Chinese Football Association

Tycoon's purchase of club is mainland milestone

PUBLISHED : Friday, 09 February, 2007, 12:00am
UPDATED : Friday, 09 February, 2007, 12:00am

An information technology tycoon has taken over Chinese Super League powerhouse Shanghai Shenhua in what could be the most expensive acquisition in the sport's history on the mainland.

The bid could be a milestone for China's troubled soccer industry.

Zhu Jun, who owns the Nasdaq-listed The9 Limited, one of the biggest online gaming companies, has shelled out 150 million yuan to acquire the majority shares in Shenhua and will merge it with his own Shanghai United FC. The deal is awaiting approval from the Chinese Football Association.

Shenhua finished runners-up to Shandong Luneng in the 2006 CSL season, while United came seventh in the 15-team league.

The much-hyped foray from Zhu, listed by Forbes China as one of the country's richest businessmen with an estimated US$154 million in assets, marks a new era for China's nouveaux riches making inroads into a sport once dominated by huge state-owned enterprises.

Shenhua was a symbol of that dominance. The club had been firmly under the control of companies affiliated to the Shanghai Municipal government since it came into existence 13 years ago.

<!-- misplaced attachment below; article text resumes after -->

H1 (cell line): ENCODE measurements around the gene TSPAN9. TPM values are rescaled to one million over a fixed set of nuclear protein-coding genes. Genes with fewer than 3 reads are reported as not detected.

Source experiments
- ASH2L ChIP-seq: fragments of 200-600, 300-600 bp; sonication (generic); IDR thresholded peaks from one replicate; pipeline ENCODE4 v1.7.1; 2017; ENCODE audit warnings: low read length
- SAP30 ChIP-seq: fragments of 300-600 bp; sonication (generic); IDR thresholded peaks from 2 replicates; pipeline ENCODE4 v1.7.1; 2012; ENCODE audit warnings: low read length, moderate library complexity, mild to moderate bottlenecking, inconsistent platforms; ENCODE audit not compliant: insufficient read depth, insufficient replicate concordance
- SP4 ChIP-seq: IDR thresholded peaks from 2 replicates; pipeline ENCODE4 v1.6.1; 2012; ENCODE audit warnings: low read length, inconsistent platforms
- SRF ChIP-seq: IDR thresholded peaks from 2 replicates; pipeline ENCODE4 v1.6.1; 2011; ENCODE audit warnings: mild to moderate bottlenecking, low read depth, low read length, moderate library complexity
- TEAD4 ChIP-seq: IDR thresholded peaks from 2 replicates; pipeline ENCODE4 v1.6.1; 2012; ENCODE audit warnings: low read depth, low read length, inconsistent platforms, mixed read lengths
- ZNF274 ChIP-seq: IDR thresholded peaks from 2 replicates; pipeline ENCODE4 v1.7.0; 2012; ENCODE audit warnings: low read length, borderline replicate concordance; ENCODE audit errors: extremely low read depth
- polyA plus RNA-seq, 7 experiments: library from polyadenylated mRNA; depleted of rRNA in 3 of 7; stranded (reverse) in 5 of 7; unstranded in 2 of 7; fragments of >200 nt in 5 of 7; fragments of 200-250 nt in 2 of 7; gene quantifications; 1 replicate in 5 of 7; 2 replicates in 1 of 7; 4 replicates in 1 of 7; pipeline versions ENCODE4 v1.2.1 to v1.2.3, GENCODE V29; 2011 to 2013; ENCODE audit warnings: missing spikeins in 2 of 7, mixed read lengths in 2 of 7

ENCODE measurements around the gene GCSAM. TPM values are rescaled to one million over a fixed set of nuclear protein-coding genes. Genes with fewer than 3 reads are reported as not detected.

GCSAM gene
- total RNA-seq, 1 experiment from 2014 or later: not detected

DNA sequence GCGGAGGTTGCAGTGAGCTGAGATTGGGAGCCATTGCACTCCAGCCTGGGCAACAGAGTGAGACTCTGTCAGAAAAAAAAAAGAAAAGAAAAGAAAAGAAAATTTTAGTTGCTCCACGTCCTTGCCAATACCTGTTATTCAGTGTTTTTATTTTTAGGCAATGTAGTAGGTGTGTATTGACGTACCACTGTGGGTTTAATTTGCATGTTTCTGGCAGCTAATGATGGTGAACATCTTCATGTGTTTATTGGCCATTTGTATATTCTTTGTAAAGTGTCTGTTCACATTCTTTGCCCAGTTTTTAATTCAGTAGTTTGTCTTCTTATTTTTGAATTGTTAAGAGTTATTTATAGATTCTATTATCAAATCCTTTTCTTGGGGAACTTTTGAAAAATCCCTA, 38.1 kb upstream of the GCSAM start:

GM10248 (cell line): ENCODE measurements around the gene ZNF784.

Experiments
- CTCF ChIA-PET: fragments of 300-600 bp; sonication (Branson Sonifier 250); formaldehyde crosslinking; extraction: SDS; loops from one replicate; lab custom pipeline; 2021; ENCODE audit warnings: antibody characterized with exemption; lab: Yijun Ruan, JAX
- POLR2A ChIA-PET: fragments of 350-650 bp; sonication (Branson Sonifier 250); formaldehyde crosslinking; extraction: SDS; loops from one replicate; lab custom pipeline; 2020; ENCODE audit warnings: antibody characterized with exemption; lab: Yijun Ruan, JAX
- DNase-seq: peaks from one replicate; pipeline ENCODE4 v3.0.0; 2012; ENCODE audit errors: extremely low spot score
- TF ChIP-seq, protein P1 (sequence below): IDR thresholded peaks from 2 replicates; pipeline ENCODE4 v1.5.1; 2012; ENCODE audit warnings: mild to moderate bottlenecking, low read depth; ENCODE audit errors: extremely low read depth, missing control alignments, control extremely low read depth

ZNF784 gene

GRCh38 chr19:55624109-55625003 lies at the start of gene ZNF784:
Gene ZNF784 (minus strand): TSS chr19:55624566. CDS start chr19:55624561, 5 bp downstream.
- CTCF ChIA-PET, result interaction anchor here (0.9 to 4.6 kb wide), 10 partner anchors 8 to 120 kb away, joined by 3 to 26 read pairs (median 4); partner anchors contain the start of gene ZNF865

But China's soccer landscape will inevitably take on a new look when the curtain comes up next month on the 2007 CSL season Ownership of the 15 CSL clubs reveals a list of promising candidates who could become China's answer to Roman Abramovich.

Newly promoted Zhejiang Lvcheng has Song Weiping, a real-estate baron who boasts a fortune of US$640 million, at its helm. In the north, Dalian Shide is in the hands of Xu Ming, a financial services industry giant with US$1 billion of assets.

Defending CSL champions Shandong Luneng remain the only state-owned entity among the elite teams, although rumours of a sell-off loom large. 'Any judgment on the effect of this changing of the guard is premature,' Titan Sports said. 'But they should help towards efforts to improve the management style of clubs and introduce true corporate spirit.'